Coastal landforms

Learn about coastal landforms including the different types of coastal erosion and deposition and the landforms they create.

This lesson includes:

  • one video introducing the different types of coastal erosion and the landforms that they create

  • a slideshow demonstrating stump formation

  • one video explaining how a 'spit' is formed

  • two activities to build on the knowledge

Learn

Watch this animated clip to find out about the different types of coastal erosion such as hydraulic pressure, abrasion and attrition, and the landforms that they create, eg headlands and caves.

Coastal landforms created by erosion

The coastline is constantly eroding. There are four key types of erosion:

  • Abrasion - waves transport material which hit the cliff and gradually wear it away.
  • Hydraulic action - as waves approach the coast they trap air and force it into gaps in the cliff. Eventually this weakens the rock.
  • Attrition - waves cause the rocks to crash against each other, breaking them down into smaller and rounder pieces.
  • Corrosion (also known as solution) - salts and acids in seawater dissolve the rock gradually over thousands of years.

In addition, changes in landforms can be a result of wind erosion, weathering and sub-aerial processes (processes located at the Earth's surface) such as mass movement (a large scale downward movement of rocks and material).

Headlands and bays

A headland is a high area of land that extends out into the sea.

Headlands are usually formed of more resistant (able to withstand change) rock types than bays (a low-lying inlet of land on the coast).

If there are different bands of rock along a coastline, the weaker or softer rock, such as clay, is eroded fastest. This leaves more resistant rock types, such as granite, sticking out.

Caves, arches, stacks and stumps

Headlands can be vulnerable to erosion because they stand out from the rest of the coast. Over time, other features may develop on a headland:

Weaknesses form cracks at the base of the headland

Stump formation: Step 1

Waves cause weaknesses to form cracks at the base of the headland

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Cliff erosion and wave-cut platforms

Stages in cliff retreat

  1. Waves attack the bottom of the cliff, particularly during storms and at high tide.
  2. Eventually a wave-cut notch (an area of erosion at the base of a cliff formed by the waves) is formed.
  3. At the same time weathering attacks and weakens the top of the cliff.
  4. The weakened cliff is left unsupported and eventually collapses.
  5. Once the sea has removed the fallen rocks it can start the process again.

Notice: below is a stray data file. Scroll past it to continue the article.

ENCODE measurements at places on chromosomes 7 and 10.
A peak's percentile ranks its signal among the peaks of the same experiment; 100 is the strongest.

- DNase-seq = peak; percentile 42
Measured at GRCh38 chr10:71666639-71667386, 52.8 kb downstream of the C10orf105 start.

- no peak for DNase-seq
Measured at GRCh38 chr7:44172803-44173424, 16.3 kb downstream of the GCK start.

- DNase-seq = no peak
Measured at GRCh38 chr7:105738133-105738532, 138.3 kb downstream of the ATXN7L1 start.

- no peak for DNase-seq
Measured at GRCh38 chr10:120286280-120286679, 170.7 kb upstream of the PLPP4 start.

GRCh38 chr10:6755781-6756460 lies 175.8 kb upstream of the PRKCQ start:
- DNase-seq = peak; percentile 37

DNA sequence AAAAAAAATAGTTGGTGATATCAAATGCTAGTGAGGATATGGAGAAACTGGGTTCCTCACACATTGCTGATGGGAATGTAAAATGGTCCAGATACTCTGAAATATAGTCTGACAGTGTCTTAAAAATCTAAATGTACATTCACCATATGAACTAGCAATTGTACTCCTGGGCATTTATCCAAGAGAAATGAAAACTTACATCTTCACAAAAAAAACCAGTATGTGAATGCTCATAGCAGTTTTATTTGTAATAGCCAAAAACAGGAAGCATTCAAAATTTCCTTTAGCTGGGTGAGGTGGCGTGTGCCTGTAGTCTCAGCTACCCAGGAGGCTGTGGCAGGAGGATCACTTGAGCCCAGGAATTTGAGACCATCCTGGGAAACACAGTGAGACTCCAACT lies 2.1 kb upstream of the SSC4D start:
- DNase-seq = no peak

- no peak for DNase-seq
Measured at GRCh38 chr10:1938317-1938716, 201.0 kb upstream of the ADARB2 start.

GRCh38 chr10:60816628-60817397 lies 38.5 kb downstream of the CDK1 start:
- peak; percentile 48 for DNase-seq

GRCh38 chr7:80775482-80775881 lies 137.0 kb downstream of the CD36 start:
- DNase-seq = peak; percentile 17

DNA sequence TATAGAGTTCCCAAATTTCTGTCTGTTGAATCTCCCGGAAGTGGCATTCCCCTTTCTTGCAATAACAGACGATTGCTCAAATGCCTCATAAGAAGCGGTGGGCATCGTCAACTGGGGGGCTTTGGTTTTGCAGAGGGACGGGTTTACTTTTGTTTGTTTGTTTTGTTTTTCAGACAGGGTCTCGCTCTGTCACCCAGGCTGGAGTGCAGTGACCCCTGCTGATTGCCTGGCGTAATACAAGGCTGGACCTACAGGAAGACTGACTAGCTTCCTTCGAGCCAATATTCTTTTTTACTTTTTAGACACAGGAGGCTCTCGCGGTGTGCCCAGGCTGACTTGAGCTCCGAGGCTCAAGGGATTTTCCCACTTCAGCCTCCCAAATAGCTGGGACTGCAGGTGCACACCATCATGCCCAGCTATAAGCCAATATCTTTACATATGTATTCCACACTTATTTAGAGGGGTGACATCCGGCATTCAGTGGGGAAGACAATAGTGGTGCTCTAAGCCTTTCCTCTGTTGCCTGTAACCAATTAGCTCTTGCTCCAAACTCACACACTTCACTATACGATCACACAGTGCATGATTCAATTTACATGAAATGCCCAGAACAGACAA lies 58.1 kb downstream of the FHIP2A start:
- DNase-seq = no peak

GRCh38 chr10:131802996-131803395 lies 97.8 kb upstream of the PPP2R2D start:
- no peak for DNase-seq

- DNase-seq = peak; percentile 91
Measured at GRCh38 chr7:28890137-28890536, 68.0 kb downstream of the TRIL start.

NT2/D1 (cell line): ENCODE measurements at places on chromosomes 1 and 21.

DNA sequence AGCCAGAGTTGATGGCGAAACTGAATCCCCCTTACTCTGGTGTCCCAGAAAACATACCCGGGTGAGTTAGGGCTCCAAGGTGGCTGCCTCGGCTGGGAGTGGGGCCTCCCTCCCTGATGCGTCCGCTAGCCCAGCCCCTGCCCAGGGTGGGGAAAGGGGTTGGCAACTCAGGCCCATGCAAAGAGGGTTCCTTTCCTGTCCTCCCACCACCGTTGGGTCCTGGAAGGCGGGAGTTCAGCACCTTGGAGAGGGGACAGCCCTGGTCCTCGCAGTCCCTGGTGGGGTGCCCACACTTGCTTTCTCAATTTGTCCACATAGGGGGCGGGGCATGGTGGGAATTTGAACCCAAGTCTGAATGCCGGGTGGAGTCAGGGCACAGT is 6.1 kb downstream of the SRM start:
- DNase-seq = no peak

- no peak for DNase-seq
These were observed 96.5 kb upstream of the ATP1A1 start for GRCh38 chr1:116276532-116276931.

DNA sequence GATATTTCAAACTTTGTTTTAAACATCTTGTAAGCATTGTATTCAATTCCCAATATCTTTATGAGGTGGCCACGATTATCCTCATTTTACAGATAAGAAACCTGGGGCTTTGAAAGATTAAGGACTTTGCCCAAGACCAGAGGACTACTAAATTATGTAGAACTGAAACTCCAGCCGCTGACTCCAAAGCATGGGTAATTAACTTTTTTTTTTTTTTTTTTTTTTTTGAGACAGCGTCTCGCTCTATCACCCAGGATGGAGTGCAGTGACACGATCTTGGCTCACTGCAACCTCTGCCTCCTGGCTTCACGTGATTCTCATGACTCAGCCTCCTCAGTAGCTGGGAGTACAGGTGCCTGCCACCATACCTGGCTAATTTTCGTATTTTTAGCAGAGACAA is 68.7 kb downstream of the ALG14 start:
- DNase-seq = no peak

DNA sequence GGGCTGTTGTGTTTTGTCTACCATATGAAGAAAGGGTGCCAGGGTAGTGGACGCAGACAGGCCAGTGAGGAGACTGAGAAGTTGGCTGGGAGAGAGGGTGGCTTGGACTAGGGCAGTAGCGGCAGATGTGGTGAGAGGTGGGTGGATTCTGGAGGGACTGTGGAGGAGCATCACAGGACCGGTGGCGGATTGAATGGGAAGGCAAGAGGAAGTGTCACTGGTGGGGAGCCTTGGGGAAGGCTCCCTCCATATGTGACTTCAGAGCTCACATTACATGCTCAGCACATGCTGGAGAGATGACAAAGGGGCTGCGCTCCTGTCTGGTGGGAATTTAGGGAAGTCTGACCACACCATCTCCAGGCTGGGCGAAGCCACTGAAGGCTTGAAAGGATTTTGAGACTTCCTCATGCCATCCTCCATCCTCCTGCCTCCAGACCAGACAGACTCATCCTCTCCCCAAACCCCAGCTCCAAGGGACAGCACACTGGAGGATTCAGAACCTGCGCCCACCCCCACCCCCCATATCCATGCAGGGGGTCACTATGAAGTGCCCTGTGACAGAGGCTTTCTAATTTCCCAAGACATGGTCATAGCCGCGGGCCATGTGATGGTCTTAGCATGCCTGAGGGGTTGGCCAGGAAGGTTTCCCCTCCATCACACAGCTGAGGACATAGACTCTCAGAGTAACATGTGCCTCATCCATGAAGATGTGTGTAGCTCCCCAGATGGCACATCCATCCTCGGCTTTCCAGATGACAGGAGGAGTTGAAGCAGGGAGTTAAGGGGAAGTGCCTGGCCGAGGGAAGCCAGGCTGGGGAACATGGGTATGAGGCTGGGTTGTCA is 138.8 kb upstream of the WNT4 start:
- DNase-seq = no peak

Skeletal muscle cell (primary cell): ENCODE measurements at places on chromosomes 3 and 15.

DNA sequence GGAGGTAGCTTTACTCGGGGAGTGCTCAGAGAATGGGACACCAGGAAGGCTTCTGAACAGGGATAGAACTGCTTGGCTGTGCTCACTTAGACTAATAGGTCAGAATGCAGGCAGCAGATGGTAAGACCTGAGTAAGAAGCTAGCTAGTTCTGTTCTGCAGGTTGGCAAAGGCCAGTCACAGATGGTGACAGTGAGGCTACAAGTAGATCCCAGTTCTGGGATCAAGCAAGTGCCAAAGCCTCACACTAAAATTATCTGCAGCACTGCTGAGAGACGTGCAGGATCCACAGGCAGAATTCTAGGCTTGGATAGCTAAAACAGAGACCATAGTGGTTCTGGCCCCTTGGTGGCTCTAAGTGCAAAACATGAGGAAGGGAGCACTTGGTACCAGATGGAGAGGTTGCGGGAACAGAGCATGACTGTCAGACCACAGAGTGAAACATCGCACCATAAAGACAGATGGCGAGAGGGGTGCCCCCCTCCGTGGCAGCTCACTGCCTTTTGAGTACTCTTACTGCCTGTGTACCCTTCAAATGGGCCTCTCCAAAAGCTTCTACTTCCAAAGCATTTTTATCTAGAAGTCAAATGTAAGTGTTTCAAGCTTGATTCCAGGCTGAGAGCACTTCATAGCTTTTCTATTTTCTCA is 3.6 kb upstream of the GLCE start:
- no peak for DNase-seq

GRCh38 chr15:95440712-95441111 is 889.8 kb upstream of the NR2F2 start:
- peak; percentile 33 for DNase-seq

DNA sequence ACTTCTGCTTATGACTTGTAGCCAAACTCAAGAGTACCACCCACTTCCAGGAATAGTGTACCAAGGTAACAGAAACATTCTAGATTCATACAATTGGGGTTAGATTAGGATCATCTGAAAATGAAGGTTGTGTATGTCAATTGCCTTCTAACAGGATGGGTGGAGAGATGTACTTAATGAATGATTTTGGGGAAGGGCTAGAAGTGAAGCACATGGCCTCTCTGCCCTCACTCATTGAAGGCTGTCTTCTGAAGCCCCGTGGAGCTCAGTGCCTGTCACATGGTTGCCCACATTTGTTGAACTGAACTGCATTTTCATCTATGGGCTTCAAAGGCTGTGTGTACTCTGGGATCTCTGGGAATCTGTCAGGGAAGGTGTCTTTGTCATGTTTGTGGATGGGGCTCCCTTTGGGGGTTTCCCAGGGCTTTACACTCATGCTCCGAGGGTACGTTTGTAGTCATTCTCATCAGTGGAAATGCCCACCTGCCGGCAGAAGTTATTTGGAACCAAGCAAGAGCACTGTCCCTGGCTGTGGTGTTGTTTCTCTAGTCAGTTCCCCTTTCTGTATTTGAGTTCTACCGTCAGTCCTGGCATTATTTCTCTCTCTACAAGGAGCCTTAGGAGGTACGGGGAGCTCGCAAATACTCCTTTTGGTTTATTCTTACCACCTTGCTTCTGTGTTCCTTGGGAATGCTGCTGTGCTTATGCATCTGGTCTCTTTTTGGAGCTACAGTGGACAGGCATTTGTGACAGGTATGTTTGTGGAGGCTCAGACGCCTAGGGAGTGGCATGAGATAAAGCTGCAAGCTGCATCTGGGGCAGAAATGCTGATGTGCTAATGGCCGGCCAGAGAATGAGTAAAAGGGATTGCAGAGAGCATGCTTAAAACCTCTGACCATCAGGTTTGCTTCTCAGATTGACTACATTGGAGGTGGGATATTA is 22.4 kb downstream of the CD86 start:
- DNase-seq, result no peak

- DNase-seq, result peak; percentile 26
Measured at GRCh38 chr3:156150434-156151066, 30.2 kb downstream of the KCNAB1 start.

6. The cliff will move back and leave a rocky platform at the base called a wave-cut platform (a flat area in front of a cliff, just below the low tide mark. These were formed when the waves eroded the cliff, but left a flat platform behind).

Coastal landforms created by deposition

Deposition occurs when the sea has less energy, eg in sheltered bays (a coastal area that is protected from strong winds and large waves). Material that has been eroded from the coast is transported by the sea and later put down.

Longshore drift (the movement of material along a coastline due to the angled approach of waves) is a process of transportation that shifts eroded material along the coastline.

  1. Waves approach the coast at an angle.
  2. Swash carries sediment up the beach at an angle.
  3. Backwash carries sediment down the beach with gravity – at right angles to the beach.
  4. This creates a zig-zag movement of sediment along the beach.

Spits

Spits are also caused by deposition - they are features that are formed by the process of longshore drift.

A spit is an extended stretch of beach material that only joins the mainland at one end. They start to form where there is a change in the direction of the coastline.

An example of a spit is Spurn Head, north of the Humber Estuary in the north east of England. It is fed by the movement of material from the erosion of the Holderness Coast to the north. This is an area of weak boulder clay.

Salt marsh

Salt marshes may be formed behind a spit. The zone behind a spit becomes a sheltered area. Water movement slows down and so more material is deposited. Deposition may form a salt marsh.

Beaches

Beaches are formed from deposits of sediment.

Watch this short film with Katie Knapman discussing a ‘spit’ as a coastal feature before visiting Spurn Head to look at how shifting sands have a significant impact.

Practise

Here are a few activities to help you remember what you've learned about coastal landforms.

Activity 1

Quiz

Test your knowledge of coastal landforms with this 10 question multiple choice quiz.

Take the test

Activity 2

Formation of a spit activities

Download the worksheet to complete the following activities to test your knowledge of spit formation.

  • Use the diagram and the word bank in the worksheet to label the satellite image. Use a ruler and pencil to add labels in the correct places to the photograph.

  • Use the words provided to fill in the gaps.

This resource is from Teachit

Geography of a spit work sheet

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